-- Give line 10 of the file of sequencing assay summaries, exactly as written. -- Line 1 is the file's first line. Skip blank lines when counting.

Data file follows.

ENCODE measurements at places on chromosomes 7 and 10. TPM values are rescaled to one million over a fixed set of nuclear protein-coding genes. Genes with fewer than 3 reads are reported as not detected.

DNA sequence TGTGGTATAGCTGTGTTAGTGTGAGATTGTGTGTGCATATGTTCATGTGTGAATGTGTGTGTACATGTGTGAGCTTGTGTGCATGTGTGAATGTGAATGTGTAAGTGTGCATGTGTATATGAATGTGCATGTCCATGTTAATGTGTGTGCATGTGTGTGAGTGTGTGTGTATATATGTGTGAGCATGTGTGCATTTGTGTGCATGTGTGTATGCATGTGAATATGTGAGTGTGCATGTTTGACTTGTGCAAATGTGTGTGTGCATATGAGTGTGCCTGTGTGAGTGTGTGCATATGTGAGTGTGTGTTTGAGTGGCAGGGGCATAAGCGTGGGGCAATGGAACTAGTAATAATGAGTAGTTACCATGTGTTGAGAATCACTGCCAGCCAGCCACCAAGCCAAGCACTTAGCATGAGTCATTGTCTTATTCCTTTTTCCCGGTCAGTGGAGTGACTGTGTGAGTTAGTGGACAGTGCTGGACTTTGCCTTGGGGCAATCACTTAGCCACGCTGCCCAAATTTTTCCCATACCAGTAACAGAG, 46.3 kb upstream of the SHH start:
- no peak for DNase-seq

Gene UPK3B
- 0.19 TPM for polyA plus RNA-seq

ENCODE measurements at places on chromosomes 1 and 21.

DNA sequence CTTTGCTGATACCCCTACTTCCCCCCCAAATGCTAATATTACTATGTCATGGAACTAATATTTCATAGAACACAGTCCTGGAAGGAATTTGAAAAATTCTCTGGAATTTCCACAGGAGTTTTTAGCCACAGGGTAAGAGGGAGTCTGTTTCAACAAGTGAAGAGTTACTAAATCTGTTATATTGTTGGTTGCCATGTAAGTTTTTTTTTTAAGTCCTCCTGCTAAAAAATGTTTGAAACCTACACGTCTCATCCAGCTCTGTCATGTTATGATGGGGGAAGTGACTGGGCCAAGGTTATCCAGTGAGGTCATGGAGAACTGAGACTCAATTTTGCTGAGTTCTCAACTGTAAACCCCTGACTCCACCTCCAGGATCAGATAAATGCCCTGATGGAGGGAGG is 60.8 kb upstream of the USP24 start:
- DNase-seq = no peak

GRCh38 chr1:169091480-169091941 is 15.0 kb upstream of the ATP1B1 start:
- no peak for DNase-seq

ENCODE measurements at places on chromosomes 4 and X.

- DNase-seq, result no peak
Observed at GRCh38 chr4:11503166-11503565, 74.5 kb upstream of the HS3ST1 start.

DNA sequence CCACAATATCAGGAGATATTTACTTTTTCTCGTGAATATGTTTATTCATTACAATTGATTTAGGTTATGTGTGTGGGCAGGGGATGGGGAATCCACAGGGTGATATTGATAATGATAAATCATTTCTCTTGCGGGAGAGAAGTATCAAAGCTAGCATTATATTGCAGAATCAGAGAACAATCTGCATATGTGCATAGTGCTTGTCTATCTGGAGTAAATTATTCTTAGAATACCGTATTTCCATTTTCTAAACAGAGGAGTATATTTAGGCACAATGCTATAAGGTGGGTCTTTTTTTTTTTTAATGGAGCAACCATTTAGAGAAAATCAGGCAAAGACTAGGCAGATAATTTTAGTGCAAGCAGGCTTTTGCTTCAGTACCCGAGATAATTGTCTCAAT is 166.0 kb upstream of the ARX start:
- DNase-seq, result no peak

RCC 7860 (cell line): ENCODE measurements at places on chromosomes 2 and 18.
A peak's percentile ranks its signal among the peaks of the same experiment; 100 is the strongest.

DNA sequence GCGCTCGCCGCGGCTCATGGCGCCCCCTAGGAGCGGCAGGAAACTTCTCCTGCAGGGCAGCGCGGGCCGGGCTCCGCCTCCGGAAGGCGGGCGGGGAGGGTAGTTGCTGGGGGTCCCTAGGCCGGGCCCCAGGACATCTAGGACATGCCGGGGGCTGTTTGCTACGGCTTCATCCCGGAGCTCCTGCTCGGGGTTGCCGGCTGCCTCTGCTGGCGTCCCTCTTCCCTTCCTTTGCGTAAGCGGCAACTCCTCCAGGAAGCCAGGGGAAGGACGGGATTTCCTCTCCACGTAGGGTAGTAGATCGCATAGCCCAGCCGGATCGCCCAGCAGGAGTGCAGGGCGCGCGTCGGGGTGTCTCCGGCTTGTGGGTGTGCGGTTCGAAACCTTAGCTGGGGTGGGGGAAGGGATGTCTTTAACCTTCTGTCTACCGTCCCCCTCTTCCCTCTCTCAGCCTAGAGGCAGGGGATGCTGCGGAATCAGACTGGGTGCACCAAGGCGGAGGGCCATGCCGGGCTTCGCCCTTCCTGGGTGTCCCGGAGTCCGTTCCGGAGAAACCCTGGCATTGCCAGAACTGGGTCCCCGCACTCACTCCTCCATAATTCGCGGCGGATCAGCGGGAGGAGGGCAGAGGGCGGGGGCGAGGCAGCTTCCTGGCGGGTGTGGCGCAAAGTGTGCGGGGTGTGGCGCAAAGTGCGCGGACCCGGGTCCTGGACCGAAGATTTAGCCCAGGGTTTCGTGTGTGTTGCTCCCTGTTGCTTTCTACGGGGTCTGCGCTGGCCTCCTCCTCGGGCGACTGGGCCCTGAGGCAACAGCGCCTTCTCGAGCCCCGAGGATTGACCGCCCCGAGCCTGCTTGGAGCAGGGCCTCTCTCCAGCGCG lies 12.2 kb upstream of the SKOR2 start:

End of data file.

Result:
- no peak for DNase-seq